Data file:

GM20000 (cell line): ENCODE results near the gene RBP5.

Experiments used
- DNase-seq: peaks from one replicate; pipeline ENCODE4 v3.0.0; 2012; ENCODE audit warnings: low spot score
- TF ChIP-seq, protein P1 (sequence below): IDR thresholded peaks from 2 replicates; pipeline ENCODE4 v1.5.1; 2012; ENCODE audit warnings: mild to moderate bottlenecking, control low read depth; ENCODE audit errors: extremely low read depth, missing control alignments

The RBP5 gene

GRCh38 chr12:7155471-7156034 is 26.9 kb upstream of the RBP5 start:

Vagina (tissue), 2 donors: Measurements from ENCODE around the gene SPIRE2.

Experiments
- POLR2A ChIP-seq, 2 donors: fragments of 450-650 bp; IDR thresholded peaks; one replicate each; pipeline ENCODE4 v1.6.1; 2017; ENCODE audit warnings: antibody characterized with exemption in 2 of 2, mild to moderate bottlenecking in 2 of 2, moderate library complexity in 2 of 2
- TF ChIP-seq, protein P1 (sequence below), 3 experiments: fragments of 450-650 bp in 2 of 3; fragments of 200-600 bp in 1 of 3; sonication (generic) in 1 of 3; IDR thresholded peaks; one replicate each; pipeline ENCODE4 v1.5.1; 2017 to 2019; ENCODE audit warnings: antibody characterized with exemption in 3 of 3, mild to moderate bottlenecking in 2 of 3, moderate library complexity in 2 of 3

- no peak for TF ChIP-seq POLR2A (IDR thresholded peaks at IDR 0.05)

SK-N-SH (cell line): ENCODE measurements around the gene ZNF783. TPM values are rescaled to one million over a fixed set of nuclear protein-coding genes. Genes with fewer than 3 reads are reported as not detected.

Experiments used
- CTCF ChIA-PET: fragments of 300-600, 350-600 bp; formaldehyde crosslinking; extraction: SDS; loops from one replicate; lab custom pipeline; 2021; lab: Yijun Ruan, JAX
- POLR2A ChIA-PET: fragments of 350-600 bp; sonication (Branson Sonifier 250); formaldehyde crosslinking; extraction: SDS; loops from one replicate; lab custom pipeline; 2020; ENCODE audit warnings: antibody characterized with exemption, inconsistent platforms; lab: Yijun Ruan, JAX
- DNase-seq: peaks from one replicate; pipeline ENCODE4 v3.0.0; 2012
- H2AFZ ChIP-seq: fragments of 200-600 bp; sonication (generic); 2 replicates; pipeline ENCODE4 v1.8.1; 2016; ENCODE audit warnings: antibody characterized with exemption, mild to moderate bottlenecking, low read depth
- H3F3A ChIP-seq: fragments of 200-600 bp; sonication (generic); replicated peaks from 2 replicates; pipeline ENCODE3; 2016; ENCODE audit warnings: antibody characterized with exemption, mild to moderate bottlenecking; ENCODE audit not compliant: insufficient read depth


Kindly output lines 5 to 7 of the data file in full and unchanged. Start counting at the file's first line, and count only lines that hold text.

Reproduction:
The RBP5 gene

GRCh38 chr12:7155471-7156034 is 26.9 kb upstream of the RBP5 start:

Vagina (tissue), 2 donors: Measurements from ENCODE around the gene SPIRE2.